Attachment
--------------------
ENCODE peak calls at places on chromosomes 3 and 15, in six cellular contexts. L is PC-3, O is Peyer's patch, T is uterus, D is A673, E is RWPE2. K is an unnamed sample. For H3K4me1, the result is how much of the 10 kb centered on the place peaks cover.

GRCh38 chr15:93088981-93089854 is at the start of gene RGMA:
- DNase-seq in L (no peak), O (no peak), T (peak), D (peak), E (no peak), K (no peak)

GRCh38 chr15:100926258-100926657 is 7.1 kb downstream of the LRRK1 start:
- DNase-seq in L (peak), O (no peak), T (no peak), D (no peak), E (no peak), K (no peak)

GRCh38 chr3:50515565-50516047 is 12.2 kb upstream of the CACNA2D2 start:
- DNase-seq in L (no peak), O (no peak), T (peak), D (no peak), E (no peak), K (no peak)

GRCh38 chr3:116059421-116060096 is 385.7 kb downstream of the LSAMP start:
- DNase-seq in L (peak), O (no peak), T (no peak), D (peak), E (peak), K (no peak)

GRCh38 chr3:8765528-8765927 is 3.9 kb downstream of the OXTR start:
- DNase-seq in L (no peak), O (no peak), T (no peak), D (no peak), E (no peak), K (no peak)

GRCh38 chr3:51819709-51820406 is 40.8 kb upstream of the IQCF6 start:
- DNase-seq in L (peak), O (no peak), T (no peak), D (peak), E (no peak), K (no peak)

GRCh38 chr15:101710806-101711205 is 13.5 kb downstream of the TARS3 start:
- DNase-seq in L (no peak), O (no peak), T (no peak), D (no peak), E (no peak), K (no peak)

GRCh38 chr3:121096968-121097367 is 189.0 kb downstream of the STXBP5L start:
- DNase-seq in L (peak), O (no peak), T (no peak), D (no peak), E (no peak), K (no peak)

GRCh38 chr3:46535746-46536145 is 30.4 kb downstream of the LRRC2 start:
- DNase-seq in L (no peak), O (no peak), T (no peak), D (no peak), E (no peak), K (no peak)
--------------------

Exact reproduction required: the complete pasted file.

ENCODE peak calls at places on chromosomes 3 and 15, in six cellular contexts. L is PC-3, O is Peyer's patch, T is uterus, D is A673, E is RWPE2. K is an unnamed sample. For H3K4me1, the result is how much of the 10 kb centered on the place peaks cover.

GRCh38 chr15:93088981-93089854 is at the start of gene RGMA:
- DNase-seq in L (no peak), O (no peak), T (peak), D (peak), E (no peak), K (no peak)

GRCh38 chr15:100926258-100926657 is 7.1 kb downstream of the LRRK1 start:
- DNase-seq in L (peak), O (no peak), T (no peak), D (no peak), E (no peak), K (no peak)

GRCh38 chr3:50515565-50516047 is 12.2 kb upstream of the CACNA2D2 start:
- DNase-seq in L (no peak), O (no peak), T (peak), D (no peak), E (no peak), K (no peak)

GRCh38 chr3:116059421-116060096 is 385.7 kb downstream of the LSAMP start:
- DNase-seq in L (peak), O (no peak), T (no peak), D (peak), E (peak), K (no peak)

GRCh38 chr3:8765528-8765927 is 3.9 kb downstream of the OXTR start:
- DNase-seq in L (no peak), O (no peak), T (no peak), D (no peak), E (no peak), K (no peak)

GRCh38 chr3:51819709-51820406 is 40.8 kb upstream of the IQCF6 start:
- DNase-seq in L (peak), O (no peak), T (no peak), D (peak), E (no peak), K (no peak)

GRCh38 chr15:101710806-101711205 is 13.5 kb downstream of the TARS3 start:
- DNase-seq in L (no peak), O (no peak), T (no peak), D (no peak), E (no peak), K (no peak)

GRCh38 chr3:121096968-121097367 is 189.0 kb downstream of the STXBP5L start:
- DNase-seq in L (peak), O (no peak), T (no peak), D (no peak), E (no peak), K (no peak)

GRCh38 chr3:46535746-46536145 is 30.4 kb downstream of the LRRC2 start:
- DNase-seq in L (no peak), O (no peak), T (no peak), D (no peak), E (no peak), K (no peak)